ICD-10 Codes for Reporting Dyspnea – A Chronic Breath Condition

by | Published on Jul 12, 2021 | Podcasts, Medical Billing (P) | 0 comments

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Based in the United States, Outsource Strategies International (OSI) is a reputable and professional medical billing outsourcing company that provides quality medical billing and coding services for various specialties.

In today’s podcast, Meghann Drella, one of our Senior Solutions Managers, discusses in detail about Dyspnea – a common breath issue and its associated ICD-10 codes.

Read Transcript

Hello and welcome to our podcast series. My name is Meghann Drella and I am a Senior Solutions Manager here at Outsource Strategies International. Today I will be discussing Dyspnea and the ICD-10 codes associated with it.

0:14 – Dyspnea – Introduction

Dyspnea or shortness of breath can be the cause of many health issues. Dyspnea refers to shortness of breath. It is a common symptom for many health issues reported in general practice and in hospital emergency rooms and can be a sign of a life-threatening condition. According to NCBI research, 7% of patients in hospital emergency rooms and 60% of those in ambulatory pulmonological practices complain of dyspnea.

0:42 – Types of Dyspnea

While acute dyspnea could be due to conditions such as asthma, anxiety, pneumonia, any block in breathing passageways, allergy, anemia, heart failure, hypotension or low blood pressure, pulmonary embolism, collapsed lung, hiatal hernia or terminal illness, chronic dyspnea can be caused by asthma, COPD, heart problems, obesity, fibrosis or certain lung conditions such as croup, traumatic lung injury, lung cancer, tuberculosis, pulmonary edema, pulmonary hypertension or sarcoidosis. In 2014, the American Thoracic Society (ATS) has proved that individuals with dyspnea or shortness of breath have an increased long-term mortality risk compared with individuals without dyspnea.

1:32 – Causes of Dyspnea

Heart problems that can cause shortness of breath include cardiomyopathy, heart rhythm issues or pericarditis (inflammation of tissue that surrounds the heart). Obstructive lung diseases such as emphysema and chronic bronchitis may also cause breath issues. If the symptom continues for some time, it can also be an indication of some life-threatening conditions. In a healthy person, breath issues can be the result of very strenuous exercise, extreme temperatures or higher altitude.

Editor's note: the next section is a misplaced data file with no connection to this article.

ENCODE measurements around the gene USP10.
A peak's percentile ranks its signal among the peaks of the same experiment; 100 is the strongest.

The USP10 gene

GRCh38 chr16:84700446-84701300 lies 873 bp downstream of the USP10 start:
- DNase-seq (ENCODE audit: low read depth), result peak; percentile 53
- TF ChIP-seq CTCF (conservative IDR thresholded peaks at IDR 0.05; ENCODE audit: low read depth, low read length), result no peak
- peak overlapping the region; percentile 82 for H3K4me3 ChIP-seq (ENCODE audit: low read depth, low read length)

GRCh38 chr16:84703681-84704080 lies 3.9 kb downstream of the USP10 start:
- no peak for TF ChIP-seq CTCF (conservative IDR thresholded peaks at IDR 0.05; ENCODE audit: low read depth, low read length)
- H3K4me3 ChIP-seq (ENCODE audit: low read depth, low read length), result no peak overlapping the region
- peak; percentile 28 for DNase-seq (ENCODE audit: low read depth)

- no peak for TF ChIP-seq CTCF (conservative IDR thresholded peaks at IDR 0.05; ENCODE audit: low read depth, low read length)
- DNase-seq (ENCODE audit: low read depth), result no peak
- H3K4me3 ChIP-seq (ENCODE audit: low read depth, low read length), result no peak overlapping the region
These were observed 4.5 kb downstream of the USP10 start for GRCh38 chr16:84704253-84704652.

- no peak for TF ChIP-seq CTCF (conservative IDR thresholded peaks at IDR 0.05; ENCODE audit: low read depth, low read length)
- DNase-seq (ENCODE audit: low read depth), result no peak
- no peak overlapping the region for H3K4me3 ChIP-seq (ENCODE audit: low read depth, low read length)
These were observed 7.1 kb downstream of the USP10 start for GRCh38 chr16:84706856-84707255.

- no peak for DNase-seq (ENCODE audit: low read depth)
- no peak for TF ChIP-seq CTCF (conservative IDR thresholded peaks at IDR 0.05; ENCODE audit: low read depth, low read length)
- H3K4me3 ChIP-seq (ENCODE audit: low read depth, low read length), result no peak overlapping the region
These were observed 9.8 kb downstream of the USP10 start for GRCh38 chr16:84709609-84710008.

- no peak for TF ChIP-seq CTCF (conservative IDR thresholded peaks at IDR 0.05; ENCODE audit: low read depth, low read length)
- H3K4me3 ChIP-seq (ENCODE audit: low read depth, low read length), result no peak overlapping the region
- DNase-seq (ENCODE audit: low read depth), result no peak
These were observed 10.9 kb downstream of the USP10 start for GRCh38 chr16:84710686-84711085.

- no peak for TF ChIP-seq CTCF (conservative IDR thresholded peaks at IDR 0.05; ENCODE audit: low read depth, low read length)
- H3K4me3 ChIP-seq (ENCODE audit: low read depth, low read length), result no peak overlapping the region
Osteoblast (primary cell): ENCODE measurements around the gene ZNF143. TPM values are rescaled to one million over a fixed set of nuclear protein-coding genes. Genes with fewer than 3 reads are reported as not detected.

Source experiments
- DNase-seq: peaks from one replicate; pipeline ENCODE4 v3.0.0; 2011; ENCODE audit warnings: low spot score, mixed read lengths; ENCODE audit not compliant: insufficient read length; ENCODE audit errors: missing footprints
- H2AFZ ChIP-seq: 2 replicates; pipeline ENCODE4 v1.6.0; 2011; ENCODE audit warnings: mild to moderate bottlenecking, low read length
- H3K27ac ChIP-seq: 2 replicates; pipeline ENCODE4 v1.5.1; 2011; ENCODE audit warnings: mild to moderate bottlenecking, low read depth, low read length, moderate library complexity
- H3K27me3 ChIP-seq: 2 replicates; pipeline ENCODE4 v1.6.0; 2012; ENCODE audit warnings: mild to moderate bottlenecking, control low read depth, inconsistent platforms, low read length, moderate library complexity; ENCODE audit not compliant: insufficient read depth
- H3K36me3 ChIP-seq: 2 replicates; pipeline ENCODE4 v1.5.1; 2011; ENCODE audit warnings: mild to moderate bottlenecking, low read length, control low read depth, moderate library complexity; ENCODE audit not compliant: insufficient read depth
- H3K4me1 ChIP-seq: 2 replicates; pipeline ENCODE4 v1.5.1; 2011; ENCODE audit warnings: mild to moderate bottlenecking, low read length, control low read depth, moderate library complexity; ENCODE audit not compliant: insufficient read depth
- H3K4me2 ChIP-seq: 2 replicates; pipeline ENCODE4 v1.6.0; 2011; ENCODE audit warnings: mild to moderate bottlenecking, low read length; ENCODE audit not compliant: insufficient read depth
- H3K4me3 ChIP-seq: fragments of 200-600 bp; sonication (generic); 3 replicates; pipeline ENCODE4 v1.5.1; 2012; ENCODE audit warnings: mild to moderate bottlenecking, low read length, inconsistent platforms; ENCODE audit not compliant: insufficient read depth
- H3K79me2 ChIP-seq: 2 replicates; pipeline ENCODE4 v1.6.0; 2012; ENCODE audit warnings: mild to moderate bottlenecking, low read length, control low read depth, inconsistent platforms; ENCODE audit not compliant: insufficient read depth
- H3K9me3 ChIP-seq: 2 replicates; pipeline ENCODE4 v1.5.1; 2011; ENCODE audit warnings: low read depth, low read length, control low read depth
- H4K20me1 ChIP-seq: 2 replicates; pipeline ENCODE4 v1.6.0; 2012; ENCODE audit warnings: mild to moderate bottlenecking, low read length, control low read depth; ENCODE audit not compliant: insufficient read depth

2:00 – Signs and Symptoms of Dyspnea

The major symptom is labored breathing that may last for a few minutes after strenuous activity. Other signs include tightness in the chest, shortness of breath after exertion, rapid/shallow breathing, heart palpitations, wheezing, and coughing. Emergency medical treatment is necessary, if the symptoms include sudden onset of severe dyspnea, chest pain, nausea or loss of ability to function.

2:25 – Diagnosis and Treatment

Rapid evaluation and diagnosis are crucial to reduce the burden of disease. Diagnosis may include a complete physical examination using X-rays and computed tomography (CT) images to evaluate the health of the person’s heart, lungs, and related systems, electrocardiogram (ECG) to find any signs of a heart attack, spirometry tests to measure airflow and the patient’s lung capacity or other tests to check the oxygen level in a patient’s blood. Treatment for dyspnea depends on the cause of the problem.

I hope this helps but always remember that documentation as well as a thorough knowledge of the payer regulations and guidelines is critical to ensure accurate reimbursement for the procedures performed.

Thank you for joining me and stay tuned for my next podcast.

Meghann Drella

Meghann Drella possesses a profound understanding of ICD-10-CM and CPT requirements and procedures, actively participating in continuing education to stay abreast of any industry changes.

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